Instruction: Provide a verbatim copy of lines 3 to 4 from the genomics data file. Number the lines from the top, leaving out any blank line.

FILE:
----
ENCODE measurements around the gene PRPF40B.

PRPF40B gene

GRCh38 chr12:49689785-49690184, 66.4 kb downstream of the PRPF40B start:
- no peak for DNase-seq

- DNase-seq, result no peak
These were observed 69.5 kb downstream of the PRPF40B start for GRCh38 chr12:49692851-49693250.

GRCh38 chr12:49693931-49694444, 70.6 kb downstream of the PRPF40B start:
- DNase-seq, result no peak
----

GRCh38 chr12:49689785-49690184, 66.4 kb downstream of the PRPF40B start:
- no peak for DNase-seq